BACKGROUND: The 6-minute walk test distance (6MWD) has been shown to be a valid and responsive outcome measure in patients with idiopathic pulmonary fibrosis (IPF). The analyses were based, however, on a single phase 3 trial and require validation in an independent cohort.
OBJECTIVE: To confirm the performance characteristics and estimates of minimal clinically important difference (MCID) of 6MWD in an independent cohort of patients with IPF.
METHODS: Patients randomized to placebo in the phase 3 CAPACITY trials who had a baseline 6MWD measurement were included in these analyses. The 6MWD and other functional parameters (lung function, dyspnea, and health-related quality of life) were measured at baseline and 24-week intervals. Validity and responsiveness were examined using Spearman correlation coefficients. The MCID was estimated using distribution- and anchor-based methods.
RESULTS: The analysis comprised 338 patients. Baseline 6MWD was significantly correlated with lung function measures, patient-reported outcomes, and quality-of-life measures (validity). Compared with baseline 6MWD, change in 6MWD (responsiveness) showed stronger correlations with change in lung function parameters and quality-of-life measures. Dyspnea measured by the University of California San Diego Shortness of Breath Questionnaire showed the strongest correlations with 6MWD (baseline: coefficient -0.35; 48-week change: coefficient -0.37; both p < 0.001). The distribution-based analyses of MCID using standard error of measurement yielded an MCID of 37 m, and distribution-based analyses by effect size resulted in 29.2 m. The MCID by anchor-based analysis using criterion referencing (health events of hospitalization or death) was 21.7 m.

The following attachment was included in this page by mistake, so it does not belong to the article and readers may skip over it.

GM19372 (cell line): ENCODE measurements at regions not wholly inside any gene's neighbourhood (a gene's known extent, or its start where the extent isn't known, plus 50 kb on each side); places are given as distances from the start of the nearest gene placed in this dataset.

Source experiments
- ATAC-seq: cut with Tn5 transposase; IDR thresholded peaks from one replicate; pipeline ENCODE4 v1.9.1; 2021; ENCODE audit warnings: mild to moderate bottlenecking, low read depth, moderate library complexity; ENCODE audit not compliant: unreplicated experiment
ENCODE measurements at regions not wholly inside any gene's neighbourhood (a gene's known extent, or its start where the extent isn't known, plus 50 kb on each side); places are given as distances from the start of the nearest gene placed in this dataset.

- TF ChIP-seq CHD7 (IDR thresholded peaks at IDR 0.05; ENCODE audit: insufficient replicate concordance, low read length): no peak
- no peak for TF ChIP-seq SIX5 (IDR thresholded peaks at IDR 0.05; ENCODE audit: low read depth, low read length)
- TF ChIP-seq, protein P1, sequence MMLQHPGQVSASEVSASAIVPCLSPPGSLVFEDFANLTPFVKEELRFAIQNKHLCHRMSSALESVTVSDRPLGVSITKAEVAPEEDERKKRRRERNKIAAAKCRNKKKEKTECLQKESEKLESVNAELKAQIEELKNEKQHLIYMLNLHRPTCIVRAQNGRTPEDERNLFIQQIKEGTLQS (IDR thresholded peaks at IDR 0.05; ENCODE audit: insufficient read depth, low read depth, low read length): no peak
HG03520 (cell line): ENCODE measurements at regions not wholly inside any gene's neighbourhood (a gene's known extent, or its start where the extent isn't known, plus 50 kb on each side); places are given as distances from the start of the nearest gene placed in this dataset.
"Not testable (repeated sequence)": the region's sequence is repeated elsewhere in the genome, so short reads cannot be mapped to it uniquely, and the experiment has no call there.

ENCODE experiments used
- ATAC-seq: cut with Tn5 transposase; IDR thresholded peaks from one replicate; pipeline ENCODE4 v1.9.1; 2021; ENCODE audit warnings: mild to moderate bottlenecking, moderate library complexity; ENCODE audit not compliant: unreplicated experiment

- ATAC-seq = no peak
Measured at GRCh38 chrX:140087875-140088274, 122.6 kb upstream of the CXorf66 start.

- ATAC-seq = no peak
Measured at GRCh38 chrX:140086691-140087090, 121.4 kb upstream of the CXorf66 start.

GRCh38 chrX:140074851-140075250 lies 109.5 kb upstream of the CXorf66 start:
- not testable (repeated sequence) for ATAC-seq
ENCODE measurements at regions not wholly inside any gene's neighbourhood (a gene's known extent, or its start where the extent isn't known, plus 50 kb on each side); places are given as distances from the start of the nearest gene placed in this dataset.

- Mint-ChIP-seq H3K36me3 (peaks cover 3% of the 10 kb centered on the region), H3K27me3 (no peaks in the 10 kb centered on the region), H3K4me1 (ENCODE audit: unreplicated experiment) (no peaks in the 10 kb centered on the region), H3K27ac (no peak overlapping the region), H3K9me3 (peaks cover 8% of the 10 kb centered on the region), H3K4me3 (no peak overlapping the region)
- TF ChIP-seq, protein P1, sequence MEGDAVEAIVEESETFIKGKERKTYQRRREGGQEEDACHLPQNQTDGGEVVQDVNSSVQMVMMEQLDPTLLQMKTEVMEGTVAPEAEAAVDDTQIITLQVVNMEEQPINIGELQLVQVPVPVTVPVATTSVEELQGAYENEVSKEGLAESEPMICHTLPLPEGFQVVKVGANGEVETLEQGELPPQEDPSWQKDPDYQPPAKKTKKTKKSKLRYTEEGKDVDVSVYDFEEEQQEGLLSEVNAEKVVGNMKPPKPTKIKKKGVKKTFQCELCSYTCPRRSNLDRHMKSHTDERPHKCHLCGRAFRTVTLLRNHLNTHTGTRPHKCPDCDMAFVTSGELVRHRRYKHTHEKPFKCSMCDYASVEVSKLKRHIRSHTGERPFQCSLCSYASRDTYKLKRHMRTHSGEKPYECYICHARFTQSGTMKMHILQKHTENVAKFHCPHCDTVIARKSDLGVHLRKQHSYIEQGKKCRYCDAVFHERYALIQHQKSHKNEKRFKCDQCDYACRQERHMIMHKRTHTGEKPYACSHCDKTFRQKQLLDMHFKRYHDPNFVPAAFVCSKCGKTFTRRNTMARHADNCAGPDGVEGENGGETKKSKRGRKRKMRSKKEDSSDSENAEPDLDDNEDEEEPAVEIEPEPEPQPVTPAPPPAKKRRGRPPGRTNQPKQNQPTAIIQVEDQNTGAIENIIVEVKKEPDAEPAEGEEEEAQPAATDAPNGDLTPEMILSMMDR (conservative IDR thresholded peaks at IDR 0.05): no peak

CONCLUSIONS: The 6MWD is a valid and responsive clinical endpoint, which provides objective and clinically meaningful information regarding functional status and near-term prognosis. These results confirm previous findings in an independent cohort of patients with IPF.